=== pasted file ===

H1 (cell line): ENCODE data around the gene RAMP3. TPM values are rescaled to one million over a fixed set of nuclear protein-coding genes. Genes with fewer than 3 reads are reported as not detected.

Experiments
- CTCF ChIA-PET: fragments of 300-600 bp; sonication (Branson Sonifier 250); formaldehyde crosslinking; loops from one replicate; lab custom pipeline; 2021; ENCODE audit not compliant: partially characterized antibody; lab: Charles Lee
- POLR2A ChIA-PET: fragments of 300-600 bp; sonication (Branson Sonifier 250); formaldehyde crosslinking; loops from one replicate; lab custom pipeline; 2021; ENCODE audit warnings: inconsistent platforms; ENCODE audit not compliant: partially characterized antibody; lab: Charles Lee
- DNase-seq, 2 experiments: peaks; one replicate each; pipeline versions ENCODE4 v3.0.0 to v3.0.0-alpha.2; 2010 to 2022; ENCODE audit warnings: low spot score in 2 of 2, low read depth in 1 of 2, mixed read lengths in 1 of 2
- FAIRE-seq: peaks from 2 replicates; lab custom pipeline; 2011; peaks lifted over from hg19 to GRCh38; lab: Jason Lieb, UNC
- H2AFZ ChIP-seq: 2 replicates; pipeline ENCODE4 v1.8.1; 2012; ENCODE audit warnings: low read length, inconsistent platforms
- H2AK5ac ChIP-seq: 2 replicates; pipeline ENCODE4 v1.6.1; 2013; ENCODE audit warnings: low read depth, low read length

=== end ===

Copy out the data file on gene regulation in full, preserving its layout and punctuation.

H1 (cell line): ENCODE data around the gene RAMP3. TPM values are rescaled to one million over a fixed set of nuclear protein-coding genes. Genes with fewer than 3 reads are reported as not detected.

Experiments
- CTCF ChIA-PET: fragments of 300-600 bp; sonication (Branson Sonifier 250); formaldehyde crosslinking; loops from one replicate; lab custom pipeline; 2021; ENCODE audit not compliant: partially characterized antibody; lab: Charles Lee
- POLR2A ChIA-PET: fragments of 300-600 bp; sonication (Branson Sonifier 250); formaldehyde crosslinking; loops from one replicate; lab custom pipeline; 2021; ENCODE audit warnings: inconsistent platforms; ENCODE audit not compliant: partially characterized antibody; lab: Charles Lee
- DNase-seq, 2 experiments: peaks; one replicate each; pipeline versions ENCODE4 v3.0.0 to v3.0.0-alpha.2; 2010 to 2022; ENCODE audit warnings: low spot score in 2 of 2, low read depth in 1 of 2, mixed read lengths in 1 of 2
- FAIRE-seq: peaks from 2 replicates; lab custom pipeline; 2011; peaks lifted over from hg19 to GRCh38; lab: Jason Lieb, UNC
- H2AFZ ChIP-seq: 2 replicates; pipeline ENCODE4 v1.8.1; 2012; ENCODE audit warnings: low read length, inconsistent platforms
- H2AK5ac ChIP-seq: 2 replicates; pipeline ENCODE4 v1.6.1; 2013; ENCODE audit warnings: low read depth, low read length